It was the latest in a string of attacks this week across the country, where insurgents are seeking to destabilise the government of President Hamid Karzai ahead of the withdrawal of most international troops by the end of 2014.
The group in Kunduz was attending a ceremony yesterday for a tribal elder who had died the day before, officials said.
The district governor who died, Sheikh Sadruddin, had been in his position since 2002 and been active in the fight against the Taliban.
Enayatullah Khaliq, a spokesman for the Kunduz governor, said: "Officials were attending prayers in a mosque when a suicide bomber detonated his explosives."
Twenty people were also wounded in the morning blast, police said.
Afghanistan's north is generally considered one of the safer parts of the country but in recent years it has seen increasing militant activity, with several violent confrontations between the Afghan army and insurgents. The area is close to the border with Uzbekistan and Tajikistan.
No group immediately claimed responsibility for the attack, although suspicion is likely to fall on the Afghan Taliban who have been behind many assassinations in the country.
Government officials and aid groups working with government ministries and Afghan security forces have been targeted in reprisal killings this week in provinces previously regarded as relatively stable.
Six men who worked for a development programme were executed in western Herat, one of Afghanistan's more stable provinces with a prosperous private sector that is helping to drive the national economy.
The toll on security forces this week has also been high.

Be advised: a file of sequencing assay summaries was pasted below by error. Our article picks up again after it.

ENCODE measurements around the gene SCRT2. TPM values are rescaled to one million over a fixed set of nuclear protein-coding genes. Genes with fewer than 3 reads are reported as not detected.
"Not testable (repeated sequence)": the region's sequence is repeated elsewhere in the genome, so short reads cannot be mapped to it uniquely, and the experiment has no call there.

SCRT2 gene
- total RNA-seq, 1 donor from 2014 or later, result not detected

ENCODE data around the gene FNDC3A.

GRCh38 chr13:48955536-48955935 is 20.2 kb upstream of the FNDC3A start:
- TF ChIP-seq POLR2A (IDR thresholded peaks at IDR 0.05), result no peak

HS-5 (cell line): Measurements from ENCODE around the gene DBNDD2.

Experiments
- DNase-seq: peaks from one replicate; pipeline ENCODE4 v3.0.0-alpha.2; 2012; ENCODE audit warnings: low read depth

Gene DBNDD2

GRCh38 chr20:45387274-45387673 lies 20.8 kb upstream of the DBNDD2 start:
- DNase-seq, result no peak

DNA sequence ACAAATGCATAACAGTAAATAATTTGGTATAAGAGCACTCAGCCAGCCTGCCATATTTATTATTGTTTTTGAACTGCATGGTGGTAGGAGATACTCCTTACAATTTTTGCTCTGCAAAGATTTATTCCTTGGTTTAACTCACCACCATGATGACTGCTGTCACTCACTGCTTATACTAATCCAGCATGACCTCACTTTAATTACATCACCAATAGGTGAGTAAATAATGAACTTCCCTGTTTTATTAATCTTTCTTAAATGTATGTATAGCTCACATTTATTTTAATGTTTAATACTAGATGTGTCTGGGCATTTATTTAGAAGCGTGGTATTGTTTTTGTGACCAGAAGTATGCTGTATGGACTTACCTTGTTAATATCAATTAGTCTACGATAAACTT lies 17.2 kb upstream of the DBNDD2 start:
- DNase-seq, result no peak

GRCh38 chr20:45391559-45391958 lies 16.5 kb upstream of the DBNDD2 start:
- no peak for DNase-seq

An ambush in western Farah killed 15 policemen and another four were killed in Ghazni in the east in a Taliban attack on an international military base.
Several soldiers were also killed in Helmand, a Taliban stronghold in the south.
Civilians, however, continue to bear the brunt of the war, with about 20 killed in attacks during the week, and more than 50 wounded in the Ghazni attack alone.
The latest blast came as it emerged Australian troops are under investigation for allegedly cutting off the hands of at least one dead militant in Afghanistan.
The Australian Broadcasting Corporation said the hands of at least one insurgent were brought back to the Australian base in Tarin Kowt in Uruzgan province to be fingerprinted.
Officials at the Australian Defence Force (ADF) confirmed it was investigating "an incident of potential misconduct" during a combined operation between Afghan National Security Forces and Australia's Special Operations Task Group in Zabul province in April, but released no details.
The ADF says the Afghan-Australian operation had been targeting an insurgent commander responsible for a key militant network operating in and around Uruzgan province.
Australian troops had killed four fighters in a battle there.
A statement from the Australian military added: "The ADF also takes all reasonable steps to ensure its operations do not breach Afghan customs or cause offence by inadvertently disrespecting religious beliefs or norms."
Australian troops have been stationed at Tarin Kowt since 2005.
Australia has an estimated 1500 troops in Afghanistan. Most are stationed in Uruzgan, with the remainder in Kandahar and Kabul provinces.